The “F” word

Proud

Sometimes there is such a thing as being too proud! Joking.

This past weekend, while walking on the street, I was called a “fag” from two separate groups of heterosexual men in moving vehicles. At the time I was wearing a purple tank-top from Topman and a pair of black short-shorts from Club Monaco. I looked VERY gay.

Years ago this would have brought me to my knees. In fact, I probably would have chased the car, yelled back at them, took my frustration out on a friend, or my partner, what have you, I would have wanted revenge.

When someone makes you feel unsafe, or uncomfortable, because they have an issue with who you are, how you’re dressed and how you walk, in the middle of a busy street where everyone may stare and laugh at you, well, that’s humiliating.

Nowadays, when this happens, and it rarely does, I raise my middle finger followed by a wave and an almost too-friendly smile. Maybe I should ignore them completely. Like so many, my ego begins to govern my life, I want to “tell them off” to show that I’m not weak. But again, if they think I’m weak because I’m gay, who cares? Chances are slim that my verbal bombs will change their minds anyway.

Last year the Globe published an article I had written about weddings that divided readers. Some thought I was spot on, others criticized me. I was fully aware that it was a controversial piece, and that Bridezilla’s would be angry. I thought I would be okay with the critics, but then, I realized — I WASN’T!

Foolishly I started to reply to the negative comments. I learned with the help of solid mentorship that that’s a “NO-NO.” What a stupid thing for me to have done! Just as I’m entitled to my opinion, they are entitled to theres. Months later, when I came to this revelation I went back and deleted my replies. Granted with egg on my face. A little egg.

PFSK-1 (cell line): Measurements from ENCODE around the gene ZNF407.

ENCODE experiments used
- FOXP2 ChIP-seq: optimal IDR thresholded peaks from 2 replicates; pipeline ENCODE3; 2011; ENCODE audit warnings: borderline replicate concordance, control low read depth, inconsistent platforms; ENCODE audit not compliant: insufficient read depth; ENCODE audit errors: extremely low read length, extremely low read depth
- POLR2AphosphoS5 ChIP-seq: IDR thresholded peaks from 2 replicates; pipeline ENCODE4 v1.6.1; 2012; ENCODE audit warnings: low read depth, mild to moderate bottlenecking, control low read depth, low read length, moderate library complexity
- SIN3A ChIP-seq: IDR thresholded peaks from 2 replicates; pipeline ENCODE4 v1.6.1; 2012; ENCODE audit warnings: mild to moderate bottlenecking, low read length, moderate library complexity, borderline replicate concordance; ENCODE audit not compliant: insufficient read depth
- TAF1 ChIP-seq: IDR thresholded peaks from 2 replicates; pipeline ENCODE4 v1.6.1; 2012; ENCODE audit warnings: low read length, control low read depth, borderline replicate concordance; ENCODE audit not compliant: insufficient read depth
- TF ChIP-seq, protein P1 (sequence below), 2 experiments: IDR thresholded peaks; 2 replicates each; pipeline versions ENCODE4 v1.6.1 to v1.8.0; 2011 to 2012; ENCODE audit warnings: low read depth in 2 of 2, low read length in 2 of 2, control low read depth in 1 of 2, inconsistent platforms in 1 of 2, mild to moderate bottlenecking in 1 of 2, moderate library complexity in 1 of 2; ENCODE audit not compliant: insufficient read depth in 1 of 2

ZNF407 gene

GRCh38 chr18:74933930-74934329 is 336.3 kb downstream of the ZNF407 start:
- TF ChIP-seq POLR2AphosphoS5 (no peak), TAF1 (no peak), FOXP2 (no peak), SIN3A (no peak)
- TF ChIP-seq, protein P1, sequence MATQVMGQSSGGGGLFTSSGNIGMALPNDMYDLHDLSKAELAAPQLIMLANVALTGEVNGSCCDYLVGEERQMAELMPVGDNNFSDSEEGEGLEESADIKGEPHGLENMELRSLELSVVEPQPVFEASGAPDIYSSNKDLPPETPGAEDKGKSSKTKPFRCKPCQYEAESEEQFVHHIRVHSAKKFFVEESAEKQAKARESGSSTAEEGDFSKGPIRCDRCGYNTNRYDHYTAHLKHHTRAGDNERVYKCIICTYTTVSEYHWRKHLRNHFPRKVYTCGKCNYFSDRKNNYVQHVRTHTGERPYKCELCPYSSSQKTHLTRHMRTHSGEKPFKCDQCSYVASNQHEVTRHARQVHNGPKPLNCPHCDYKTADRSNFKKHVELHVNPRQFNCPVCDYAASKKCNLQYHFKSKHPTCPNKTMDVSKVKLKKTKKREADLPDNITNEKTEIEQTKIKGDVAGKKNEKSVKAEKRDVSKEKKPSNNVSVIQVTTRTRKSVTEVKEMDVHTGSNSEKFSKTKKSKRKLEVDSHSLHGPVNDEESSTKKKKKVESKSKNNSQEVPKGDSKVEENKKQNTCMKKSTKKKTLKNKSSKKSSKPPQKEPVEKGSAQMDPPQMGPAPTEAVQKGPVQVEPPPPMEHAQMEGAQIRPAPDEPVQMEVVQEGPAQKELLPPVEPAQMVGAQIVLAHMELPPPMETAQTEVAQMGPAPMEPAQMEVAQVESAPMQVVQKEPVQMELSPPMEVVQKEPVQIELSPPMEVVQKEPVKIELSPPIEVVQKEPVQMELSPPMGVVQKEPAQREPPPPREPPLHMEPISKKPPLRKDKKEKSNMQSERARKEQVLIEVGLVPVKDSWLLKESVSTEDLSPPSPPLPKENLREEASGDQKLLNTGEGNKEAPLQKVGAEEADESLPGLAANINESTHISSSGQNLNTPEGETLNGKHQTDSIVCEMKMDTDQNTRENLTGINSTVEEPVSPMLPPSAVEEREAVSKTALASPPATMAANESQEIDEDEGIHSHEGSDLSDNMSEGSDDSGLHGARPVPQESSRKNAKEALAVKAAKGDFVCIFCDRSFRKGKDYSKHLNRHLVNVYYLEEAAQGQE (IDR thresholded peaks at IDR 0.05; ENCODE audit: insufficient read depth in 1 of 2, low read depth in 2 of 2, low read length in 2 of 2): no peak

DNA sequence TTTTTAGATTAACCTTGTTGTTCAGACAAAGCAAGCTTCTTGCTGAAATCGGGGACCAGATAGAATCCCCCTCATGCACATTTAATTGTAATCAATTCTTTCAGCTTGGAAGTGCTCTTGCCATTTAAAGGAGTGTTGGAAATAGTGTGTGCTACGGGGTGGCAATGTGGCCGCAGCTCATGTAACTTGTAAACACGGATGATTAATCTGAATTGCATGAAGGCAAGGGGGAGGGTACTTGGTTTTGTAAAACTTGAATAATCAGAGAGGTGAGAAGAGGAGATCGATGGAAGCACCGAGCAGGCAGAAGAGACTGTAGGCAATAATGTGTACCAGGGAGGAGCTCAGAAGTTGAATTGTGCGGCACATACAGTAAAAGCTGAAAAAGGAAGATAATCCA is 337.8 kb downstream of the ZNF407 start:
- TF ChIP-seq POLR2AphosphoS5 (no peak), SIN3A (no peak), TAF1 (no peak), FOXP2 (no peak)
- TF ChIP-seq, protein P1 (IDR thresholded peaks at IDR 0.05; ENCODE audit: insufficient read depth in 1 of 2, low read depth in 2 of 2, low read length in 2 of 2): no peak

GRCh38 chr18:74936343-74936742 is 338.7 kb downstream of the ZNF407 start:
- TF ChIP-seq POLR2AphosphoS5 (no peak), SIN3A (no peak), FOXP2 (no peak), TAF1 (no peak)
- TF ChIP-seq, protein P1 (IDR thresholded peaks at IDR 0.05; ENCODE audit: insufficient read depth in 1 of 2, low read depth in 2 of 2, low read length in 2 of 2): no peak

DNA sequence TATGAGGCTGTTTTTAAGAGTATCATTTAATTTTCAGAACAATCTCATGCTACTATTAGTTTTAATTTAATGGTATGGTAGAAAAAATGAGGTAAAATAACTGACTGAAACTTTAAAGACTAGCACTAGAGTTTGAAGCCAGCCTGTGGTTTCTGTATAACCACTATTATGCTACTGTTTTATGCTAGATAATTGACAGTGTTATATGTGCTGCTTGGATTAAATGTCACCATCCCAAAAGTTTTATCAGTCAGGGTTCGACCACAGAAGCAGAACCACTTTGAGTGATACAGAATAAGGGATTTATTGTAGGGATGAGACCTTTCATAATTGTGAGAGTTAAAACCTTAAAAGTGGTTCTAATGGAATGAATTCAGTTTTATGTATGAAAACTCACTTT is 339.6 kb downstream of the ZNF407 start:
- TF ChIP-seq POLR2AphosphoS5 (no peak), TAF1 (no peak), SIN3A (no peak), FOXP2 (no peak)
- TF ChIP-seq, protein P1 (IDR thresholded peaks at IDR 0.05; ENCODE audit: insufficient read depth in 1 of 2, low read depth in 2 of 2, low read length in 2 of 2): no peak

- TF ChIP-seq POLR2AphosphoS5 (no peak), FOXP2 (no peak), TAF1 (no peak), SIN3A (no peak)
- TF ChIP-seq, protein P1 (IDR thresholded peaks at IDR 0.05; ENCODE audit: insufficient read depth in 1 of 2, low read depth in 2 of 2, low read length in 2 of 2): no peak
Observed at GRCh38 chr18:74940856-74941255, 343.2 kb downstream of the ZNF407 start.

Through mistakes I’ve learned that the best way to respond to negative, even hateful comments, is with no response. Just ignore them. Responding to people as deliberately offensive as Ann Coulter is giving them the attention that they crave.

But again, I continue to fail at this. I still react, my ego gets the better of me, like it does so many of us, and all I can see is a red screen of REVENGE! It traces back to reactive psychology, which is never good.

Whether hateful, offensive comments are intentional or not, they are not so much the obstacle I once saw them to be. If I still reacted the same way to being called a fag, as I did when I was 25, then the problem would be me, it would  come from within my own house, my own ego. I’m trying now to transcend language like this — rather than being OFFENDED!

Bitch, call me a fag all you want. I am a fag. A proud one!

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12 thoughts on “The “F” word

  1. Great post! I feel similarly. I’m gay too, and although I’ve always been ok with this “internally,” I spent years of my childhood and adolescence trying to be more masculine to conceal my gayness. But the more I think of it, the more I’m proud of what is perceived to be my “feminine” side, or whatever is that makes me a faggot. I guess bad words hurt more because of their intent and the hate linked to them than to their meaning. I’m a fag and fine with it. But when others call me that, what do they mean?That they dislike me because I’m gay? That’s their problem, I guess. Unless they want to hit me or something, and, thank God, I’ve never had to deal with that.

  2. Being called “a bunch of faggots” while standing with a group of friends not too long ago, I can relate, but what surprised me was how much I didn’t care. Yep. I’m gay. No sweat. Good advice on the negative comments.

  3. Sorry that happened to you. Anything that falls out people’s ‘norms’ is a target, and by people I mean immature, closed-minded people (which, unfortunately, is most of the world). Just know, that yes, these people are daft enough to make comments like that. But also know that there are people out there like you and me who will rise up above them and one day be signing their paychecks ;)

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